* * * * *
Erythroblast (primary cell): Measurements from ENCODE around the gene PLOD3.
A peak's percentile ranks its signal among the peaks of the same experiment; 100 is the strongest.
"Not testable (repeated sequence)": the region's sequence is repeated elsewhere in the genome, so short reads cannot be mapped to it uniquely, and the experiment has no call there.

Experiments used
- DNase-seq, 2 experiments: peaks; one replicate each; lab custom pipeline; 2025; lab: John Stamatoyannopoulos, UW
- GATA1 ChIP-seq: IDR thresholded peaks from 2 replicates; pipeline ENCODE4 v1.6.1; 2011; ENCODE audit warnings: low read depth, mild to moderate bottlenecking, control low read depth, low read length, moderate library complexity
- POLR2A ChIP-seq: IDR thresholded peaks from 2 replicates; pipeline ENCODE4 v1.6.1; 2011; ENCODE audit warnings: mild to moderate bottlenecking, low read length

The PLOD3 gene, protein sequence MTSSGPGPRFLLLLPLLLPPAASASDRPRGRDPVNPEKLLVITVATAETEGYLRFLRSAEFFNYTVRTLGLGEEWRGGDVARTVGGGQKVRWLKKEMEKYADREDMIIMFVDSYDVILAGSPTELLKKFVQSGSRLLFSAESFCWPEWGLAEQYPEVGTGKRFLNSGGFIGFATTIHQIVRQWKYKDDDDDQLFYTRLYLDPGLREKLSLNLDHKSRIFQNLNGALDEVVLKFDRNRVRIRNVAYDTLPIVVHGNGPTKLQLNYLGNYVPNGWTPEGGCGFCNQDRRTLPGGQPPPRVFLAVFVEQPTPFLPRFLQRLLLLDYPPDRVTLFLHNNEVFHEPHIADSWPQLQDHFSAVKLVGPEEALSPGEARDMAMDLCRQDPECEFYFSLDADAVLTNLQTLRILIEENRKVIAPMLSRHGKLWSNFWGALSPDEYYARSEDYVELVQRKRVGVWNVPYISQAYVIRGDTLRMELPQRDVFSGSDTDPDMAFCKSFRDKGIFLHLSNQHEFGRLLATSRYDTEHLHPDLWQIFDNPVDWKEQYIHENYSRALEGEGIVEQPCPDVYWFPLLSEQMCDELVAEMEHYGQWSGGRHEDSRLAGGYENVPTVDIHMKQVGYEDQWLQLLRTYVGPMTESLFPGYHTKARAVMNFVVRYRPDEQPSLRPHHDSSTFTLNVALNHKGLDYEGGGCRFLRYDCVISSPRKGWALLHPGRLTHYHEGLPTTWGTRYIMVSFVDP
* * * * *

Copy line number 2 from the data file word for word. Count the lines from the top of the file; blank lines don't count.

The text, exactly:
A peak's percentile ranks its signal among the peaks of the same experiment; 100 is the strongest.